The building’s design emphasizes flexibility and future-proofing, with core lab spaces having the capacity to be either wet or dry. The building will also have the capacity to more than double the original number of fume hoods installed after it opens.
“That way we can just bring in new hoods later and install them as needed without having to make infrastructure changes,” says Howard.
Shared equipment alcoves are located between labs to allow for collaborative sharing of high-dollar research assets. To accommodate future technology changes and growth, these alcoves have high-capacity mechanical and electrical infrastructure for handling multiple heavy loads.
“We have cores within the building run by our University Shared Resources group. This allows our scientists to stay close to their research while continuing to support the infrastructure. Many researchers need these pieces of equipment only once in a while. And there’s an appropriate number of labs so that they can share assets and not have any wait to use them,” says Howard.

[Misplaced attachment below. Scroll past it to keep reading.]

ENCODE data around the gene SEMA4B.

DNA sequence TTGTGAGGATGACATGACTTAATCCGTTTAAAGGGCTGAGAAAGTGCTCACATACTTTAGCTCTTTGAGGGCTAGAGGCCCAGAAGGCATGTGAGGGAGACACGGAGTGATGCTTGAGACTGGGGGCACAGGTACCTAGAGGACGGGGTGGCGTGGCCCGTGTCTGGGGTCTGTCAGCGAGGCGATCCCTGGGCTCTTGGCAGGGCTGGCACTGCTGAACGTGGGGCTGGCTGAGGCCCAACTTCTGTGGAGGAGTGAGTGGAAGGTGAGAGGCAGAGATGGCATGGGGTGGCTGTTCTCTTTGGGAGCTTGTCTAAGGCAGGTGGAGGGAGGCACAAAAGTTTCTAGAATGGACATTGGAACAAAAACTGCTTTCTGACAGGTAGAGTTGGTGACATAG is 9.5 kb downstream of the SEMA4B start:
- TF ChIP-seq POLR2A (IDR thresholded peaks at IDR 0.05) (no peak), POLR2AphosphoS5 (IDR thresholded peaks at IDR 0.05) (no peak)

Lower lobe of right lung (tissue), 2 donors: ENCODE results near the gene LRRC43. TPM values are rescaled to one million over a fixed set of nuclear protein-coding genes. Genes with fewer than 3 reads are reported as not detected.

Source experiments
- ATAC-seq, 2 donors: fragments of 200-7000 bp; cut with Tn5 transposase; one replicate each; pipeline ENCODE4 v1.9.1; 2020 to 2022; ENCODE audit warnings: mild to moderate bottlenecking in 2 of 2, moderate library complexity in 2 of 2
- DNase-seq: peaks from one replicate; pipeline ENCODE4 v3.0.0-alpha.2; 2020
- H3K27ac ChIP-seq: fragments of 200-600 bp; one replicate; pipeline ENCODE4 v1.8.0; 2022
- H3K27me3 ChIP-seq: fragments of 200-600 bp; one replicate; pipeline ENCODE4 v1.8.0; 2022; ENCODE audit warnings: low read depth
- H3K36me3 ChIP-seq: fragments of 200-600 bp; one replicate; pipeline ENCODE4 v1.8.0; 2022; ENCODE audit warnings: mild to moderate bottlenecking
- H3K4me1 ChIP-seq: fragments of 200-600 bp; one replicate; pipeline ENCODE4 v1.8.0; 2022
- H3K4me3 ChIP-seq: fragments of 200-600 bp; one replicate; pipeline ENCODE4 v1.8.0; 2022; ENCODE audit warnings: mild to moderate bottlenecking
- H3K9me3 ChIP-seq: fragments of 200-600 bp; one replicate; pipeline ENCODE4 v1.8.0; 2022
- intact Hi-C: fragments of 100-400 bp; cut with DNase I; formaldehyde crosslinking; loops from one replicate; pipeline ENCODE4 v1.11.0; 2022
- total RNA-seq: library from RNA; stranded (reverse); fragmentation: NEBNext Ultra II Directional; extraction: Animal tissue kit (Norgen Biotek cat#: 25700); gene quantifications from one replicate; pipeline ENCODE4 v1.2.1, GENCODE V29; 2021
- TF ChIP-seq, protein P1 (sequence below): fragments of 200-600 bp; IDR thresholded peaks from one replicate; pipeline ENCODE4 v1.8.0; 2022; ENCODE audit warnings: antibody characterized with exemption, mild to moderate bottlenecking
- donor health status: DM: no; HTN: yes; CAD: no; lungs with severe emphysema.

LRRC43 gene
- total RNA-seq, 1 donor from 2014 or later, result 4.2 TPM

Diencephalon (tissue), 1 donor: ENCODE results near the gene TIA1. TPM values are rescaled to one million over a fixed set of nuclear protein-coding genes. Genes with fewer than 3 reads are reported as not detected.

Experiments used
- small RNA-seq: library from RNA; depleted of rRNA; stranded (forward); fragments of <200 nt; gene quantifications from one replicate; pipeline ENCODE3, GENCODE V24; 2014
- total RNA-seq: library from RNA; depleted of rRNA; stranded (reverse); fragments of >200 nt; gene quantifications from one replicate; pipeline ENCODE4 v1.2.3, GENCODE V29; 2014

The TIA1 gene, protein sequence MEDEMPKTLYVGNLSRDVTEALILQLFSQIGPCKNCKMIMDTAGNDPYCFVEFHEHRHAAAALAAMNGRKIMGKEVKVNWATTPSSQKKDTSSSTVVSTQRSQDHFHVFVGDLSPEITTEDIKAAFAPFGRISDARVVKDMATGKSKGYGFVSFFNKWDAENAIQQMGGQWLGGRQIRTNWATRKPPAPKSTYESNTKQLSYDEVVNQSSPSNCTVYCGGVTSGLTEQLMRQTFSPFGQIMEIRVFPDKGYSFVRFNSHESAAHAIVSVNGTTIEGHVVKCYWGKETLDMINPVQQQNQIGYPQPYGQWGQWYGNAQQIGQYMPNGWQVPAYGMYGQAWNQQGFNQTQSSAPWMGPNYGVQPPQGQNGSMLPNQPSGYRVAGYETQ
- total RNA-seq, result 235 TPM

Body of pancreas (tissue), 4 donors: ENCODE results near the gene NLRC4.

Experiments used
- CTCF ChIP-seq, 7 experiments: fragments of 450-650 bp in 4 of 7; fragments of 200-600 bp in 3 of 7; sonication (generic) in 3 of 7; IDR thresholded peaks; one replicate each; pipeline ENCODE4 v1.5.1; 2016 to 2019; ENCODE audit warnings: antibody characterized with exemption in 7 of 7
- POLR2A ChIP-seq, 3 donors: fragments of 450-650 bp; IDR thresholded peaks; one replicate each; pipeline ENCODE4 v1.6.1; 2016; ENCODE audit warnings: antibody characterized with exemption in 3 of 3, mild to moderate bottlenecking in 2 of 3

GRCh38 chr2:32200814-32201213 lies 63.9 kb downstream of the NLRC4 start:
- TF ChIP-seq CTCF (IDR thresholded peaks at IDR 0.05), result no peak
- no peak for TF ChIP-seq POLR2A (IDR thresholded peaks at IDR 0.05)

This approach is expected to save OHSU more than $2 million in original equipment costs, in addition to reduced annual costs of about $30,000 a year for ongoing service contracts. But this level of future-proofing and flexibility isn’t cheap—with the initial price tag coming in at approximately double the square foot cost for that 10,000 sf of shared core space. “We are designing and constructing on a tight budget but spending extra money where we believe we will get the highest value for research,” says Howard.
“The goal of this project is to create a new kind of building that is designed to fight cancer differently, and that motivates our researchers to do the same thing through greater team collaboration,” says Howard.
By Johnathon Allen